Even after issuing a correction, the Bureau of Labor Statistics reported that unemployment in May was down to (a still staggering) 16.4% from almost 20% in April. The report suggests 2.5 million jobs were gained in the month of May.
Many of these job gains were likely the result of businesses reopening and rehiring their employees — and experts are warning there is an economic collapse around the corner. Still, it's worth knowing how to set yourself apart when applying to jobs in the (even if momentarily) brightening economy. Here are three ways to tailor your job search to this specific moment in our COVID-era economy, based on recent conversations with hiring experts.
Right now, job seekers need to be reactive to what organizations and industries are hiring. That may means applying in spaces that are outside of your comfort zone. In order to target expanding parts of the workforce, it's important to determine the skills of yours that transcend industries or organizations and learn how to market them.
"Looking at your skills, seeing what is transferable, can help you to keep your options open," Anthony Quinones, CEO & Chief Reinvention Officer at Q Ball Media, said. "This makes it easier to pivot into your next job."
Pick out parts of your resume that highlight important "soft" skills that set someone up for success in any role. These may be leadership credentials, examples of setting and achieving business goals, or demonstrated strengths in communication, data analysis and other skills anyone is better off having.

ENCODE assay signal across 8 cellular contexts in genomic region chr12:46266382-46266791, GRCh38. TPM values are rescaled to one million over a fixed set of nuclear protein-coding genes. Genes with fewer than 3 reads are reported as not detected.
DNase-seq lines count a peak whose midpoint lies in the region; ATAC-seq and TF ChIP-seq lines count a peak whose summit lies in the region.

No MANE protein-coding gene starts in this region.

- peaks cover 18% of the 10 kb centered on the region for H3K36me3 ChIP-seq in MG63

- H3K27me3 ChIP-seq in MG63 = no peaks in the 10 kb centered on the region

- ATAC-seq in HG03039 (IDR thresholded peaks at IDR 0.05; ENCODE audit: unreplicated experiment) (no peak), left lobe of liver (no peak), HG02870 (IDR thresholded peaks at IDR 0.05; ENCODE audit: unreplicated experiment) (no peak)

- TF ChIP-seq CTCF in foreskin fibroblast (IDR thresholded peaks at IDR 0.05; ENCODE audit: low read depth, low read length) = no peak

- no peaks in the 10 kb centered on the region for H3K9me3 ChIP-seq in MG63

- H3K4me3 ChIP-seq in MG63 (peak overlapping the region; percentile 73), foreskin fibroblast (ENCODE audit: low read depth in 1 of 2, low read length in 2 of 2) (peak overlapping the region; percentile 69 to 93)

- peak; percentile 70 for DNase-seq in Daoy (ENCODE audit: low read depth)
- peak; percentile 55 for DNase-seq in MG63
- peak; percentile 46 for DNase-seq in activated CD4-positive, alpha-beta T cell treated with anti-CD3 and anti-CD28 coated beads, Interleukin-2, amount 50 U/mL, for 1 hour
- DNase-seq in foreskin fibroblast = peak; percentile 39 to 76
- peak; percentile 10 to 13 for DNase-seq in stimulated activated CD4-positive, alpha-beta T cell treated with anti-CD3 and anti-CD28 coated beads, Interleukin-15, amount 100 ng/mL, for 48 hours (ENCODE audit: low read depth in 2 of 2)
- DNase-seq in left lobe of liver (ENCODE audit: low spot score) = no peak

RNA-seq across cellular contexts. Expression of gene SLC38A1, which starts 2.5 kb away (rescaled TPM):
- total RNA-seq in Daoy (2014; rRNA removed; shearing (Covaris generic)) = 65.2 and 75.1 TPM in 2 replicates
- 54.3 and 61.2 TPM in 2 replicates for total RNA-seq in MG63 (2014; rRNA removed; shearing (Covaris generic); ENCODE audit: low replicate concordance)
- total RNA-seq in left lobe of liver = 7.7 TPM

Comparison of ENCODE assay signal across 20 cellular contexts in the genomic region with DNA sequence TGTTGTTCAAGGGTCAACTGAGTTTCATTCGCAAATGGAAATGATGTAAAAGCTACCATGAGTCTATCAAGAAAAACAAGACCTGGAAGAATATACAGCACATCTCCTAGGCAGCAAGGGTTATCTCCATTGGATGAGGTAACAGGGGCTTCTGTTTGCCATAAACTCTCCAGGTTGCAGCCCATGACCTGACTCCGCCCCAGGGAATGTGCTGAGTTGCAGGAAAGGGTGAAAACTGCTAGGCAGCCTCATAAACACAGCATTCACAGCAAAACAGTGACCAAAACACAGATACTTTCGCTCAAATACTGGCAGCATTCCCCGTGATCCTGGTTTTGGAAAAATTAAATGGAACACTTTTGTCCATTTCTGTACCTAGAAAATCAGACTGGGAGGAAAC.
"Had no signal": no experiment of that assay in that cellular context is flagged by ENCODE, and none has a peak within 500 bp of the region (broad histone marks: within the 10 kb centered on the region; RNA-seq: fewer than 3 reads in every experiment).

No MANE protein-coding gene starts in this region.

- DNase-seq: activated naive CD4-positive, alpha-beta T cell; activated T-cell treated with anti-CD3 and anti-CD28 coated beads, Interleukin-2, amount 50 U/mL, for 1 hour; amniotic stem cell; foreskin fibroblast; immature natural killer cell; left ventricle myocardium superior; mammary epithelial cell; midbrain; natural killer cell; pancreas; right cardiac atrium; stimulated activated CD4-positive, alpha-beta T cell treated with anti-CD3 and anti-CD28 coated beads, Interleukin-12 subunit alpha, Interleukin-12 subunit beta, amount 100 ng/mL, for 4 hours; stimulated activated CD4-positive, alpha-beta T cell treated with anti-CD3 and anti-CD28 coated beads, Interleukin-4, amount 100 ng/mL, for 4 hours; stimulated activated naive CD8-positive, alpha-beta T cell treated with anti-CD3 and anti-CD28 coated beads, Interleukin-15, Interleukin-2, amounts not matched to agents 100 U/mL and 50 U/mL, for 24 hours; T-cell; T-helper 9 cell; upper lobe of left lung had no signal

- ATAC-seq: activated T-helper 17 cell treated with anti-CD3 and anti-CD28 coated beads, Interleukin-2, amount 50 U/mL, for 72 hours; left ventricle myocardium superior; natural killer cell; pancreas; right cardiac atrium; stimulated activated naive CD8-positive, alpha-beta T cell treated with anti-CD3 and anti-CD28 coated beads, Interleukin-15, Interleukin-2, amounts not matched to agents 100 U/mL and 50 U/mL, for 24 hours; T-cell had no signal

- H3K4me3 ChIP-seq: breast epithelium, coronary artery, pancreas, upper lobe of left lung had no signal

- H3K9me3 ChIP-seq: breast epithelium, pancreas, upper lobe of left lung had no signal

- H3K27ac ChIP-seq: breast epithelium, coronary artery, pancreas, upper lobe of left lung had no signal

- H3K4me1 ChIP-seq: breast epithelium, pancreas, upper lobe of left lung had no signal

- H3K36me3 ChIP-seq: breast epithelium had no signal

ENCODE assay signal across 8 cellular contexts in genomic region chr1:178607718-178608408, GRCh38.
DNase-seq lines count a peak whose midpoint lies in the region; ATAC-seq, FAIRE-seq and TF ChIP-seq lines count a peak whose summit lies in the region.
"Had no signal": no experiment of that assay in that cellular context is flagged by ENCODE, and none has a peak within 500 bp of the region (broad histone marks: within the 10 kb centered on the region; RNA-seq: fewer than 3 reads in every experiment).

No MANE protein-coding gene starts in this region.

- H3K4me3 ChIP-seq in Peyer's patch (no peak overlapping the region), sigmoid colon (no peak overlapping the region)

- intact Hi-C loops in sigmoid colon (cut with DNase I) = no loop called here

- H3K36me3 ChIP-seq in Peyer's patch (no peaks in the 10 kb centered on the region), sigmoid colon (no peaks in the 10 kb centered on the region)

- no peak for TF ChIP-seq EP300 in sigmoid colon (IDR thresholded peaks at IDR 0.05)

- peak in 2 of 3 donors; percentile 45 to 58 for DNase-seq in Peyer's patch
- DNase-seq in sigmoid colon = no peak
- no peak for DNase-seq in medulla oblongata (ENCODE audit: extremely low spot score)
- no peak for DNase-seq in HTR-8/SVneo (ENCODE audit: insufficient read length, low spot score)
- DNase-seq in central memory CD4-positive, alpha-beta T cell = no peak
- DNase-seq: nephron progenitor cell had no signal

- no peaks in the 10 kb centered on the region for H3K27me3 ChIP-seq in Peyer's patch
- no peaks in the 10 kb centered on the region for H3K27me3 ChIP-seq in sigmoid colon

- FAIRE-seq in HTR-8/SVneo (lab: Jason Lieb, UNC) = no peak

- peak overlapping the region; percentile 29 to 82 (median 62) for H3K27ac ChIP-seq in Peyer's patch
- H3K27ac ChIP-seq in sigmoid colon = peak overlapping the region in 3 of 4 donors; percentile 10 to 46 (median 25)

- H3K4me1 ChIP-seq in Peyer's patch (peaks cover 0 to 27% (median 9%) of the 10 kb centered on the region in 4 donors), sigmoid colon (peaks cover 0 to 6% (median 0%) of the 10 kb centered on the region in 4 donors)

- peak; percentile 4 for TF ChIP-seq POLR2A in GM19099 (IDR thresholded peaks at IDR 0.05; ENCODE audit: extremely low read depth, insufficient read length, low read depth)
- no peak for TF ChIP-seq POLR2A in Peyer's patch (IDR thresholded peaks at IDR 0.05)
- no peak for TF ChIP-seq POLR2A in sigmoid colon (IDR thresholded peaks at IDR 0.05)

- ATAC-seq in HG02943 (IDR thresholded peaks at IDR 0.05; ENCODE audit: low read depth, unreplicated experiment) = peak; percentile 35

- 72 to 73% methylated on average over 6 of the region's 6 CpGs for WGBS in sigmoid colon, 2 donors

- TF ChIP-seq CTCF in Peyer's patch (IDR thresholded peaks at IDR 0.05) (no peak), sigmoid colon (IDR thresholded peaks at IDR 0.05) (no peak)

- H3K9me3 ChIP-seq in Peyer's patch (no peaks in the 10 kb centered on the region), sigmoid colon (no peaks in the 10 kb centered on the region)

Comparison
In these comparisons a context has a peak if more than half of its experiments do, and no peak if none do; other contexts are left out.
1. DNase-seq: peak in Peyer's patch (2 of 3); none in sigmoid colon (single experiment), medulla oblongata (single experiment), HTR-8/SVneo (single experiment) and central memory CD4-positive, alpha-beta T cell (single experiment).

Find job openings that align with these underlying pillars of your experience, then apply to those roles with resumes and cover letters that focus in on these achievements. Provide proof that you've researched how your interests and skills align with the new space you're applying within. In your cover letters, be explicit in mentioning why these skills would make you successful in the role you're applying to, even if it is a different field or industry than you're used to.
Career coach Adrienne Tom wants jobseekers to know the best job search is an intentional one. Rushing to apply to jobs because they sound nice will lead to a lot of lost time.
"Instead of racing ahead without focus, afford yourself time to analyze skills and identify a clear next target," she said. "Your career deserves thoughtful and intentional planning and execution."
As previously suggested, applying to jobs with requirements that match your skills — no matter the industry or field — is the better way to spend your time, especially with a high national unemployment rate and heightened competition. While it's good to dream big and apply to jobs even if you don't match every requirement, applying to jobs just because they have an enticing title or seem like they could work shouldn't be at the top of your to-do list.
One of the most important parts of standing out in the job application practice? Making it past the initial HR filters. Hiring manager and business blogger Becky Beach says this can be harder than it seems and advocates for going around the traditional application process to make up for that fact.
"As a hiring manager, I don't even get to see a resume unless it has been processed by HR first," she said. "A great idea to get in front of a hiring manager is to search for them by job role on LinkedIn. I have had people message me directly on LinkedIn before with their resume."
In other words, put a bit of extra effort in after sending your application to make your voice heard — whether that means sending a LinkedIn request or getting a contact at the organization to send an email.
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